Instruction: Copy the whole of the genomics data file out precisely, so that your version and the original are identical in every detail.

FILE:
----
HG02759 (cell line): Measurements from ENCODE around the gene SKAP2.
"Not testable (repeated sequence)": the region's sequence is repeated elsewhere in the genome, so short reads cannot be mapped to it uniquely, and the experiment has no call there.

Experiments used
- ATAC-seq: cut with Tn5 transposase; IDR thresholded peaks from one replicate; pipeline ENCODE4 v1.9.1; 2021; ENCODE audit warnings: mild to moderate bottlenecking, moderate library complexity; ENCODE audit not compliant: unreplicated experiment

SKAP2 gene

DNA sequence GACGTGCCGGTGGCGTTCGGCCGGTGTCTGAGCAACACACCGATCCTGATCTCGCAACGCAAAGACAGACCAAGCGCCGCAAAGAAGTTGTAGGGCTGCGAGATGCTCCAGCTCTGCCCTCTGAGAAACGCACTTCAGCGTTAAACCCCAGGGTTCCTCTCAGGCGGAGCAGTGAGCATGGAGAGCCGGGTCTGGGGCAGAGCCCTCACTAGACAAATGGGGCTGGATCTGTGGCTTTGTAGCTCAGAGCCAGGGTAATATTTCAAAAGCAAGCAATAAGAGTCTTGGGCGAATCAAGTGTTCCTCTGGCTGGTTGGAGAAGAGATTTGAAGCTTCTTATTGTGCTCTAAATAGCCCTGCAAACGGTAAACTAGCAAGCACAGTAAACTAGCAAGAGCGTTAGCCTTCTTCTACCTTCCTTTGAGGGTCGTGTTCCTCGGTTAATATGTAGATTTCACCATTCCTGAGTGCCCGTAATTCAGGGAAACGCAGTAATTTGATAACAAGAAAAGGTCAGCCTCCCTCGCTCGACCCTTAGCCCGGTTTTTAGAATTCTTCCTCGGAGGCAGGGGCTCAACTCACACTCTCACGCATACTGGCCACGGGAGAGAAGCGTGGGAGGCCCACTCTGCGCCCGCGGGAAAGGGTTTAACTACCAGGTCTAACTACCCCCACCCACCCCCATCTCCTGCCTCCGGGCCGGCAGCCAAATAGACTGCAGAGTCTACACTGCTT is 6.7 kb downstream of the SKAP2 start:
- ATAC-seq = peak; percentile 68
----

HG02759 (cell line): Measurements from ENCODE around the gene SKAP2.
"Not testable (repeated sequence)": the region's sequence is repeated elsewhere in the genome, so short reads cannot be mapped to it uniquely, and the experiment has no call there.

Experiments used
- ATAC-seq: cut with Tn5 transposase; IDR thresholded peaks from one replicate; pipeline ENCODE4 v1.9.1; 2021; ENCODE audit warnings: mild to moderate bottlenecking, moderate library complexity; ENCODE audit not compliant: unreplicated experiment

SKAP2 gene

DNA sequence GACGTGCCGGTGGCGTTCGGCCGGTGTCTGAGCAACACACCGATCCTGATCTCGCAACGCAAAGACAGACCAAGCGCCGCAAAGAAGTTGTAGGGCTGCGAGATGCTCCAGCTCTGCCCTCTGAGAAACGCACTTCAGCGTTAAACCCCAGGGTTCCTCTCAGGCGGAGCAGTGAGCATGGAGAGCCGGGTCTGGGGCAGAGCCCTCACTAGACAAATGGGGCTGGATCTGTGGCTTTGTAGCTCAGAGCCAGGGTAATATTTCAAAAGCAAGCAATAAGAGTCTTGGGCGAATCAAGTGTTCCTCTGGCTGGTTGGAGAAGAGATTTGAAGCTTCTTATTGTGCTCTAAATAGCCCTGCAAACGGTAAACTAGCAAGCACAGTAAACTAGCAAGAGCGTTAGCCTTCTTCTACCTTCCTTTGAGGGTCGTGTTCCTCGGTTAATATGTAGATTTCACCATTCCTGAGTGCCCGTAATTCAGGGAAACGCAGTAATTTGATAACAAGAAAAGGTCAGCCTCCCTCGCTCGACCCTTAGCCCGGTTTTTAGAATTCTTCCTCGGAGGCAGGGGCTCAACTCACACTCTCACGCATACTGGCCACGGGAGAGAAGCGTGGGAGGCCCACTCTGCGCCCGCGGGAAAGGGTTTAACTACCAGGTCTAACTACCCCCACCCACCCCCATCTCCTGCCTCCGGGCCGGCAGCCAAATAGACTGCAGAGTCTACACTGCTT is 6.7 kb downstream of the SKAP2 start:
- ATAC-seq = peak; percentile 68